Getting into the festive spirit with jewels and silver

Jan 14, 2020

With tinsel, Christmas lights, a Christmas tree and mince pies, Wessex Auction Rooms Jewellery, Silver, Watches and Coins Auction had all the festive vibes and with a packed saleroom sporting Christmas jumpers the buyers were entering into the Christmas spirit.

Auctioneer and Jewellery & Silver specialist Izzie Balmer’s highlight of the auction was a stunning Georgian riviere necklace. “It was such a special necklace” comments Izzie “Georgian jewellery is rare, and to see such a beautiful necklace in such lovely condition is unusual. The stones in these necklaces are commonly foil backed and often the foil has degraded so the stones don’t look too pretty, but our necklace was in superb condition with a very special two-tone appearance; a cross between a bright pink and purple.” Whilst the bidding began in the room it was soon over-taken by the internet and two phone lines. The phones saw the ultimate battle with the gavel falling at £2,900.

An unusual pink sapphire and emerald enamelled ring saw lots of interest. It looked to be Indian in its style, the shoulders and mount with blue, white, red and green enamelling, including the underside of the mount, with the oval pink sapphire and emerald set next to each other to the centre of the ring. “What was special about this ring were the gemstones” explains Izzie “Natural pink sapphires are very rare and very desired and the depth of colour and saturation of colour of this pink sapphire was first class. On top of that, there was the emerald, which was also of superb quality. The rich hue of the green together with the excellent clarity of the stone, free from almost all inclusions, guaranteed a lot of interest in this ring”. With a battle between the room and the internet, it was the room bidder who secured this ring at £1,900.

Butterscotch amber remains popular with a graduated oval bead necklace selling for £1,300. Each bead displayed the beautifully opaque mottled yellowish-orange colour that butterscotch amber is so prized for. Dating to the 1920s the beads were in good condition and with pre-sale interest it was no surprise that bids were flying in the room and on the internet.

An Asian white metal circular pierced box and cover saw some strong competition. The box wasn’t hallmarked but was believed to be a low grade of silver, but there was extensive damage to the body and lid of the box, and so it was given a low guide. The decoration to the box was exquisite with detailed bamboo, prunus flower and other exotic blossoms covering the area. All of the interest came from online bidders and after a quick intense battle sold to a London buyer for £1,000.

Archibald Knox designs have proven extremely popular in recent years, and the trend does not appear to be abating. An Archibald Knox for Liberty & Co Tudric bracket clock sold for £950. The iconic green and blue enamelled face set to a pewter body with Art Nouveau design saw purely online bids with a race to see who would be the first to surrender. “The enamel was in perfect condition” reflects Izzie. “So often the enamel is chipped and this hugely affects the value because it is so exceptionally difficult to repair enamel, and all to often the repairs are ugly and disjointed. In addition to this, you have our nation’s love of Archibald Knox and his designs for Liberty & Co, so it was no surprise to see this clock sell well.”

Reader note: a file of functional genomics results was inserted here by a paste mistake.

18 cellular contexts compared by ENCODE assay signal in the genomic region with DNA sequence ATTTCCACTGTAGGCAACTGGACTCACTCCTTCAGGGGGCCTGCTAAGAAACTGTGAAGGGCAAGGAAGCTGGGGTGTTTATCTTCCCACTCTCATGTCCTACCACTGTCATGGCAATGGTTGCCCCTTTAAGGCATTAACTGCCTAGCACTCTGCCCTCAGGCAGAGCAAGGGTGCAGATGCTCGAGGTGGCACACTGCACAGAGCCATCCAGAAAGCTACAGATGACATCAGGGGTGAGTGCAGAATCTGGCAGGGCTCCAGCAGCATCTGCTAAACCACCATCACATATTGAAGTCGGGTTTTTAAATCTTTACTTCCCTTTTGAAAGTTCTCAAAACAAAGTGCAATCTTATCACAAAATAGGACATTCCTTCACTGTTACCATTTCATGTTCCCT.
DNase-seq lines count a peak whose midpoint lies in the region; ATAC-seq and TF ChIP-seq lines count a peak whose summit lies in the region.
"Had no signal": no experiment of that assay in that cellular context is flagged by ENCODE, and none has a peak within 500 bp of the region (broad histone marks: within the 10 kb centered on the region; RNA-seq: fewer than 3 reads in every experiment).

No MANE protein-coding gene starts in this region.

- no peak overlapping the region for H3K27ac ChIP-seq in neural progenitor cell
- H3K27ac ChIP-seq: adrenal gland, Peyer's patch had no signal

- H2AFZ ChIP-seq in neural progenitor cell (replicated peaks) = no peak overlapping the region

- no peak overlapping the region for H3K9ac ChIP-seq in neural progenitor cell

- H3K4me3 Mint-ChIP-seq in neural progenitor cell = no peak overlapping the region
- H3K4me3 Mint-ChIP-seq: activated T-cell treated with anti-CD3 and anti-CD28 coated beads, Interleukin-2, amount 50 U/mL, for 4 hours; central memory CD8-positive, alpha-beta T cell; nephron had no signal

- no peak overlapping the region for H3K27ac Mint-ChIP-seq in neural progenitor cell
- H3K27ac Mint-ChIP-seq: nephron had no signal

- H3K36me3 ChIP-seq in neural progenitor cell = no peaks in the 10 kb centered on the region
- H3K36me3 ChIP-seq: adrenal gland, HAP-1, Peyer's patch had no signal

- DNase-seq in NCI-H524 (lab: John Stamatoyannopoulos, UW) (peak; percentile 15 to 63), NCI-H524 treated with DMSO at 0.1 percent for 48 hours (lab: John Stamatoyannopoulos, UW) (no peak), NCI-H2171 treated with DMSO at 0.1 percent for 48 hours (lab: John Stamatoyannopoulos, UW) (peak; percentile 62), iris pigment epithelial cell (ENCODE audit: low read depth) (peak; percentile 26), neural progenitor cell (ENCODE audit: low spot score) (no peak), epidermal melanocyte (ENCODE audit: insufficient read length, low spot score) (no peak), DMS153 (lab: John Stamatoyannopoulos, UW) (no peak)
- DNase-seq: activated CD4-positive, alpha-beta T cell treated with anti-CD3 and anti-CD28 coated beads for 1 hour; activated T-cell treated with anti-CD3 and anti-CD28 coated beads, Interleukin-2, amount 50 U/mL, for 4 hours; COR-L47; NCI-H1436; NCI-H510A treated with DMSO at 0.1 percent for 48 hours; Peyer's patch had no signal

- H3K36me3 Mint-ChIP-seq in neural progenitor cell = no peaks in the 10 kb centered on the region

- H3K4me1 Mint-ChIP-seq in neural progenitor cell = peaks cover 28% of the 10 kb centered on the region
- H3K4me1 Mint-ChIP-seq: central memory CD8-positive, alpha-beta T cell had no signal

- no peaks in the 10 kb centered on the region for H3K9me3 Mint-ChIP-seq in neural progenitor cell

In a time when dinner is becoming a rushed affair, with less and less time being spent on preparing a good home-cooked meal and with it becoming increasingly difficult to get all of the family together to sit down for dinner it was a pleasure to see silver flatware selling so well and above its silver value. The top-selling lot was a collection of early Victorian serving spoons in the Queens pattern. Kings pattern and Queens pattern are the most popular flatware patterns, with their timeless elegance suiting all households. This matched collection by makers Samuel Hayne & Dudley Cater, London 1854 and Chawner & Co, London 1863 sold for £600.

A silver Dunhill cigarette lighter saw some fierce competition. Silver Dunhill lighters are popular but what made this one remarkable was it came with its original box. “It’s rare to find the lighter with the box” notes Izzie “so often the box has been discarded or lost, so to have the box and in such good condition as well is a real treat and doubles the value of the item. Our boxed silver Dunhill lighter sold for £440”.

A Victorian 18ct yellow gold open face key wind pocket watch sold for £710. Georgian and Victorian pocket watches are the most desirable and this pocket watch was hallmarked Chester 1970. A hairline crack was visible to the dial, but this did not seem to deter bidders with the pocket watch selling above estimate.

A ladies 14ct yellow gold Rolex wristwatch sold for £700. Although it is more usual for Gents wristwatches to attract attention, the Rolex name and the excellent condition of this ladies watch ensured it received a string of bids, all from room bidders and, not surprisingly, from women. Gents watches are bought to be a part of a collection and not necessarily worn, whereas women’s watches are purchased to be worn.

It wasn’t the gold coins that took the top coin spot as might be expected but a silver Principality of Transylvania Thaler coin, dated 1592, by Sigsmund Bathori. The coin was in excellent condition for its age and sold to on online buyer. The condition of a coin is vital. It might be 1000 years old but if the condition is poor and the design barely visible it has a huge effect on the value. Whilst gold coins are theoretically the most valuable, a silver coin in superb condition can be worth more than a gold coin in poor condition.